# Ordinal numbers reachable by primitive recursive ordinal functions in omega

$$\def \PRo {{\mathcal { PR } _ \omega}}$$ The class of primitive recursive ordinal functions in the constant omega function (henceforth denoted by $$\PRo$$) are defined by Jensen and Karp (1971) as the smallest class of functions mapping finite tuples of ordinals to ordinals, which contains the constant omega function, the constant zero function, the successor function, the order testing function and all projections, and is closed under substitution and primitive recursion. More precisely, we have the following.

All the initial functions of the following forms are in $$\PRo$$:

• $$\Omega ( \alpha ) = \omega$$
• $$Z ( \alpha ) = 0$$
• $$S ( \alpha ) = \alpha + 1$$
• $$C ( \alpha , \beta , \gamma , \delta ) = \begin {cases} \alpha & \gamma < \delta \\ \beta & \gamma \ge \delta \end {cases}$$
• $$P ^ n _ m ( \alpha _ 1 , \dots , \alpha _ n ) = \alpha _ m$$, for all positive integers $$n$$ and $$m$$ with $$m \le n$$

Every function defined by means of the following rules using previously constructed functions in $$\PRo$$ is itself in $$\PRo$$:

• $$f ( \alpha _ 1 , \dots , \alpha _ m , \beta _ 1 , \dots , \beta _ n ) = g \big( h ( \alpha _ 1 , \dots , \alpha _ m ) , \beta _ 1 , \dots , \beta _ n \big)$$
• $$f ( \alpha _ 1 , \dots , \alpha _ m , \beta _ 1 , \dots , \beta _ n ) = g \big( \alpha _ 1 , \dots , \alpha _ m , h ( \alpha _ 1 , \dots , \alpha _ m ) , \beta _ 1 , \dots , \beta _ n \big)$$
• $$f ( \alpha _ 1 , \dots , \alpha _ m , \beta ) = g \big( \alpha _ 1 , \dots , \alpha _ m , \sup _ { \gamma < \beta } f ( \alpha _ 1 , \dots , \alpha _ m , \gamma ) \big)$$

Let's say an ordinal number $$\alpha$$ is $$\PRo$$-reachable whenever there is a unary function $$f$$ in $$\PRo$$ such that $$f ( 0 ) = \alpha$$.

My question is how to characterize the $$\PRo$$-reachable ordinal numbers. What is the supremum of the $$\PRo$$-reachable ordinals? What is the least ordinal not $$\PRo$$-reachable? Do they coincide (i.e. is the class of $$\PRo$$-reachable ordinals downward closed)?

I have only the simple observation that each $$\PRo$$-reachable ordinal must be countable, and as there are only countably many functions in $$\PRo$$, not all countable ordinals are $$\PRo$$-reachable. I also suspect that there is a connection with $$\omega _ 1 ^ { \text { CK } }$$, as $$\PRo$$ is recursively defined, but this feeling is a loose one.

Jensen, Ronald B.; Karp, Carol, Primitive recursive set functions, Axiomatic Set Theory, Proc. Sympos. Pure Math. 13, Part I, 143-176 (1971). ZBL0221.02027.

For each $$n\in\omega$$ let $$(\varphi_i^n)_{i\in\omega}$$ be some "reasonable" enumeration of the $$n$$-ary $$PR_\omega$$ functions. It's easy to check that the functions $$F_n: (a,b_1,...,b_n)\mapsto \varphi^n_a(b_1,...,b_n)$$ are uniformly-in-$$n$$ $$\Delta_1$$-definable over $$L_{\omega_1^{CK}}$$ (although we're only interested in $$F_0$$, the right way to prove this is to define all of them simultaneously).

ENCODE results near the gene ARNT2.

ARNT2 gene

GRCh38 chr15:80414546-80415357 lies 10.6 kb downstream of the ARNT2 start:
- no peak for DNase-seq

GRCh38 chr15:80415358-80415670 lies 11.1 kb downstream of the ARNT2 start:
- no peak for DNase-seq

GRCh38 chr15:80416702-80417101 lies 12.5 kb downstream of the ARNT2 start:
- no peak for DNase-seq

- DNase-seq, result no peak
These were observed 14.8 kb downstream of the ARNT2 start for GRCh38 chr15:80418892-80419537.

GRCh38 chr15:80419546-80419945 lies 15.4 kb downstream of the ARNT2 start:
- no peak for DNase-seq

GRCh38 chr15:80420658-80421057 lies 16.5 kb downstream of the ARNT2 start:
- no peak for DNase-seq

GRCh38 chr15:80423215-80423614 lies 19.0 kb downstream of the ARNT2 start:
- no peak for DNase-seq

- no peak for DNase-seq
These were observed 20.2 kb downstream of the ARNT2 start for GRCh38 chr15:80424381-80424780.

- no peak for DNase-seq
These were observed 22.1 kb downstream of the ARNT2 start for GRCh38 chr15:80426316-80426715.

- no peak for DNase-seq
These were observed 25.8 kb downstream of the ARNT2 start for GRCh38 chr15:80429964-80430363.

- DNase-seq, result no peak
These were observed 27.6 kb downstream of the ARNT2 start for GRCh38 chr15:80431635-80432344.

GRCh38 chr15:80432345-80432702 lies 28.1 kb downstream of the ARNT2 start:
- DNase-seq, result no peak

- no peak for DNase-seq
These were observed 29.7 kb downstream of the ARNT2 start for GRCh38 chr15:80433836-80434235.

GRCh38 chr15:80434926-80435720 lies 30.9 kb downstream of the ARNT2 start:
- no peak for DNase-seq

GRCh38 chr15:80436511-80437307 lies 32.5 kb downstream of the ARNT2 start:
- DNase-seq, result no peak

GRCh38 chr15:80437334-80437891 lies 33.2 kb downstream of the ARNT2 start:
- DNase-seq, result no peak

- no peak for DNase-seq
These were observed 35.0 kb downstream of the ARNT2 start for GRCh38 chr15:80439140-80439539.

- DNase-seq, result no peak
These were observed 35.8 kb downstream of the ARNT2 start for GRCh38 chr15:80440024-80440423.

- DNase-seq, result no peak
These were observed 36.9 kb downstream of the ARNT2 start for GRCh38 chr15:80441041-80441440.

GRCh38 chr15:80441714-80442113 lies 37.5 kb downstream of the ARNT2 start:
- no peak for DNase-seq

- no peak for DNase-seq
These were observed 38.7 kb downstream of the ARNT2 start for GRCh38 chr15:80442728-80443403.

Now looking at $$n=1$$ specifically, consider the function $$G:\omega\rightarrow\omega_1^{CK}: a\mapsto F_1(a,0).$$ This is $$\Delta_1$$ over $$L_{\omega_1^{CK}}$$, so by $$\Sigma_1$$ Replacement we have $$\sup(ran(G))<\omega_1^{CK}$$.

(We can recast the above in terms of ordinal notations and $$\Sigma^1_1$$ bounding, but personally I find that thinking in terms of definability over admissible sets is ultimately simpler.) Morally speaking, any "short" hierarchy of ordinals which only involves simply-defined total operations will fall short of $$\omega_1^{CK}$$.

Of course I've omitted basically all the details here, since they get rather tedious. The development of hyperarithmetic theory and $$\omega_1^{CK}$$-recursion theory is treated quite nicely in Sacks' book. The key point is the "closedness" of $$\omega_1^{CK}$$, either in the sense of $$\Sigma^1_1$$ bounding or in the sense of admissibility; the appropriate definability of the $$PR_\omega$$ operations in either case is annoying but not hard (it follows the proof that classical primitive recursive functions are $$\Delta_1$$ definable).

OK, so what is the supremum in question? The following is a bit speculative:

The relevant thing to look at is the Veblen hierarchy. At a glance, each application of primitive recursion is only going to go "one level up," and so $$\phi_\omega(0)$$ is a reasonable guess. (Note that $$\epsilon_0=\phi_1(0)$$, so $$\phi_\omega(0)$$ is going to be quite large by many standards). But I haven't had time to check the details on this.

I am more confident that the Feferman-Schutte ordinal $$\Gamma_0$$ is an upper bound. This is because the basic theory of $$PR_\omega$$-functions - specifically, their totality, appropriately phrased - should be developable in the theory $$\mathsf{ATR}_0$$. This gives the proof-theoretic ordinal of $$\mathsf{ATR}_0$$, which is $$\Gamma_0$$, as an upper bound. Again, this is a very coarse argument which should apply to any "simple" hierarchy of ordinals - but "simple" is more limited here than in the $$\omega_1^{CK}$$ analysis of course.